Traveling economy on domestic flights often evokes feelings empathetic to sardines in a tin. With such cramped quarters, every passenger undoubtedly attempts to maximize whatever available space they have to ensure a bearable passage.
This past weekend, on flight from Newark to Denver, one United Airlines passenger installed a Knee Defender, a locking device that jams the reclining mechanism of the seat in front of him. The female passenger in front of him was none too pleased, and when a flight attendant was called to resolve the issue, the male passenger refused to remove it. So the female passenger threw her water on him. Both passengers were then escorted off the plane in Chicago, where the plane was diverted, for their unruly behavior.
Although, I do not condone the how the female passenger handled the incident, I am quite sympathetic to her situation.
I admit it. I’m a recliner. Flying from the tender age of six weeks old, I have always taken full advantage of the seat’s ability to reorient itself to 45 degrees from its original y-axis. Nonetheless, as the space between seats has fallen about 10 percent in the last two decades of my existence, I have become more conscious about exactly how far I recline, so I do not entrap others in their seats or prevent my fellow passenger from enjoying a comfortable flight same as I do.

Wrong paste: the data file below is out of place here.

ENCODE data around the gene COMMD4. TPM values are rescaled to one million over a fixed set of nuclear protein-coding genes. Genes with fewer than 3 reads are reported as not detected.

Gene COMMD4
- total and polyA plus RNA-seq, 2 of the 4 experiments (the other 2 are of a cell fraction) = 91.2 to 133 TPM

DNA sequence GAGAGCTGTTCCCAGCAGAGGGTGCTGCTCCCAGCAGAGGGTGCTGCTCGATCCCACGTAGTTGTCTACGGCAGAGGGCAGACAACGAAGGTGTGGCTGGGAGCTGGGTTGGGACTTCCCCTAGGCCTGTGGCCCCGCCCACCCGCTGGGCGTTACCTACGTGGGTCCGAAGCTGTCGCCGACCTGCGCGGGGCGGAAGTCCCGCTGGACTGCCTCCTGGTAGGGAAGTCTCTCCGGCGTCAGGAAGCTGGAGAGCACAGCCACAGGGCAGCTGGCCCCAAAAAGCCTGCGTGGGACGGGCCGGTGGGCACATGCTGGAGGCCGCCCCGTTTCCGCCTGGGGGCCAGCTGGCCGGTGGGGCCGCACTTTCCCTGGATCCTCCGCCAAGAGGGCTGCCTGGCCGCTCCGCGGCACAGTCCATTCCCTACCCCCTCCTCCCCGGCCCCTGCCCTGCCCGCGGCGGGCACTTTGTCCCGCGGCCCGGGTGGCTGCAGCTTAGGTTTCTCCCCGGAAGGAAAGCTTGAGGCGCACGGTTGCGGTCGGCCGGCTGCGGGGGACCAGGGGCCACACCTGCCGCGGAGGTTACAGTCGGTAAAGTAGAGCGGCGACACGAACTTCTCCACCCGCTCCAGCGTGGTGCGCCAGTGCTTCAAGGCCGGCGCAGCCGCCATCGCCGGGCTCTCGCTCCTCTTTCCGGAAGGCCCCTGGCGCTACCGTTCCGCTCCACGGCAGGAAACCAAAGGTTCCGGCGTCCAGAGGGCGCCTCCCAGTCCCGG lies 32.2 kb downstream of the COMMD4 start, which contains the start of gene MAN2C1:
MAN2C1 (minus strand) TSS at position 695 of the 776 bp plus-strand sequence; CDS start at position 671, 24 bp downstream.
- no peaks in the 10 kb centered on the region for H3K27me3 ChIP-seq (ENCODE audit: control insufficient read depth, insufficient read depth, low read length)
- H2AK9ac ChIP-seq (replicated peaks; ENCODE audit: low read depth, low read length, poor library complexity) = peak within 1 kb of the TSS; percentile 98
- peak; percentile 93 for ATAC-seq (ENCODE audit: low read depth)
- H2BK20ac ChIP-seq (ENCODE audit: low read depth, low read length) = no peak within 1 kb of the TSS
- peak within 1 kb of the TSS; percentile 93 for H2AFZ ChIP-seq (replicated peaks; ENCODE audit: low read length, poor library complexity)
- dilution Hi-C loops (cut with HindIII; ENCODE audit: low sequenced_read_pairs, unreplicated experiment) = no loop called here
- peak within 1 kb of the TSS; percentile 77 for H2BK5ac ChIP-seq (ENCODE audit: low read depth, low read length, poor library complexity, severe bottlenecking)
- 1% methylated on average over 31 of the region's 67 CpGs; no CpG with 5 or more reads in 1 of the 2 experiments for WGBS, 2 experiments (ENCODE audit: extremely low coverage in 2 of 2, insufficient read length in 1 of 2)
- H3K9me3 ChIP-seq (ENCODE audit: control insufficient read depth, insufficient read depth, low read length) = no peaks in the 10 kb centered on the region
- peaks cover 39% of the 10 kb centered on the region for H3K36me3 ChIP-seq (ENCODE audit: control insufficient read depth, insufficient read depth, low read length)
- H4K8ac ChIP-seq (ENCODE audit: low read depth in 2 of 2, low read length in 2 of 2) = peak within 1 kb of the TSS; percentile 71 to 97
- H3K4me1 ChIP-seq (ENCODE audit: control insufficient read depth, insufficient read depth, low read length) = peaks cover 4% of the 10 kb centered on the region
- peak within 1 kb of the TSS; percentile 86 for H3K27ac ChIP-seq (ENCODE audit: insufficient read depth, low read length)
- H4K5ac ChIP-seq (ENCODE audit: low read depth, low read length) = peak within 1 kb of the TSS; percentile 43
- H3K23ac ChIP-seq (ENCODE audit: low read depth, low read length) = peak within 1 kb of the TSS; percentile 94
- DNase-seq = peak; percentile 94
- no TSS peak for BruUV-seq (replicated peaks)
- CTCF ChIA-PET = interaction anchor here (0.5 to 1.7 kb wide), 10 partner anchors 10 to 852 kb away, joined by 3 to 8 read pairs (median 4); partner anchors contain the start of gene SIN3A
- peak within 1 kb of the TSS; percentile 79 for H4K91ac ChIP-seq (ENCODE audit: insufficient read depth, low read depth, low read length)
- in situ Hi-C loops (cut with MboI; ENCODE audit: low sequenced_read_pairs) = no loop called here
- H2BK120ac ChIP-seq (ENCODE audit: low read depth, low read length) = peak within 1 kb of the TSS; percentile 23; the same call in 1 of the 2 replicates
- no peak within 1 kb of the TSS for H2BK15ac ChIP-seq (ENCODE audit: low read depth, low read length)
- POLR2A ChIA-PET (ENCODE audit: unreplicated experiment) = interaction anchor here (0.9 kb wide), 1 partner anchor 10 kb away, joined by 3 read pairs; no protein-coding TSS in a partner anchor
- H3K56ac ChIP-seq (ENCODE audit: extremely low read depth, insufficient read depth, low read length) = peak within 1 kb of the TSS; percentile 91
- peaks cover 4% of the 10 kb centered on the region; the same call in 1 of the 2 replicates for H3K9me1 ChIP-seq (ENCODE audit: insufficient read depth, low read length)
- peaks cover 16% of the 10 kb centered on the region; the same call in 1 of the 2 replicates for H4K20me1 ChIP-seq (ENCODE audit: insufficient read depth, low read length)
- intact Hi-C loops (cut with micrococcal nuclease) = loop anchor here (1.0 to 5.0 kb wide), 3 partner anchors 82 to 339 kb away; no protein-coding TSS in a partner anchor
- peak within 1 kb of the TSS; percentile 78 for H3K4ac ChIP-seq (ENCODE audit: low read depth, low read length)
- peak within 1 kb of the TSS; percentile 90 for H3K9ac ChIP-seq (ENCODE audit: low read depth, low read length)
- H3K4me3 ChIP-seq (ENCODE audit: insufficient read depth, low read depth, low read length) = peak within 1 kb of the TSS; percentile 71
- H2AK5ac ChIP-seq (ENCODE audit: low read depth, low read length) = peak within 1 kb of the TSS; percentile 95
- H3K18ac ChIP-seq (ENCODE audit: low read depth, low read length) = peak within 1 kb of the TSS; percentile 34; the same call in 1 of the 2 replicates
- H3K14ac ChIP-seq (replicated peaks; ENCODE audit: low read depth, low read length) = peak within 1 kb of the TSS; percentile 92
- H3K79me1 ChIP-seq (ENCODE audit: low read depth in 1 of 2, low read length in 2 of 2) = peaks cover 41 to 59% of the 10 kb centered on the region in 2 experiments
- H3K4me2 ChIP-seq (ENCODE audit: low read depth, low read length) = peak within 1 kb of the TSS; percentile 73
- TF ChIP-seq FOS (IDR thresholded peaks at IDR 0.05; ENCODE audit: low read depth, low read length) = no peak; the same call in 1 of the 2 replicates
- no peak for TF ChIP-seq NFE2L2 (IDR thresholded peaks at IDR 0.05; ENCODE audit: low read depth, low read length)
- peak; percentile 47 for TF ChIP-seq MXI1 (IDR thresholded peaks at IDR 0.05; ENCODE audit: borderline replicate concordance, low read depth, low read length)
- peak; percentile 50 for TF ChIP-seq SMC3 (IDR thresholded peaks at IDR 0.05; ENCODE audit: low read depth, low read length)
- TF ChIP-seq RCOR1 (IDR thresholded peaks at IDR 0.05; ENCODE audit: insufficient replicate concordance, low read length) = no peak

However, airline passengers are already aware of the small size of economy seating and understand exactly what they are paying for. Just as those may require extra space next to them may need to purchase an extra seat, those who want to have extra room in front of them should be willing to spend extra money for that space. It cannot be expected for others to give up what little luxury remains to them to accommodate larger flyers.
To avoid future altercations, airlines need to better enforce bans on seat-jamming devices. The right to recline is a service that airline provides to the seat holder, and other passengers have no right to remove this amenity. Although most airlines already prohibit the use of seat-locking devices, there has yet to be any substantial consequence to those who have used them.
Common courtesy and communication are all that are needed to resolve the issue. If there is an issue with someone reclining into your space, and it is that bothersome or hinders you from safely removing yourself from your seat, simply tell him or her. Ultimately, as the mechanics of the chair remain in the control of the person in it, the decision of whether or not they recline is up to them. There is no need for a passive aggressive punishment through excessive pushing and soccer kicks worthy of Messi.
If you do not want to others to recline into your space, perhaps choose an airline like Spirit or Allegiant that has already removed the reclining mechanisms from their seats. Otherwise, buckle your seat belt, and enjoy your flight.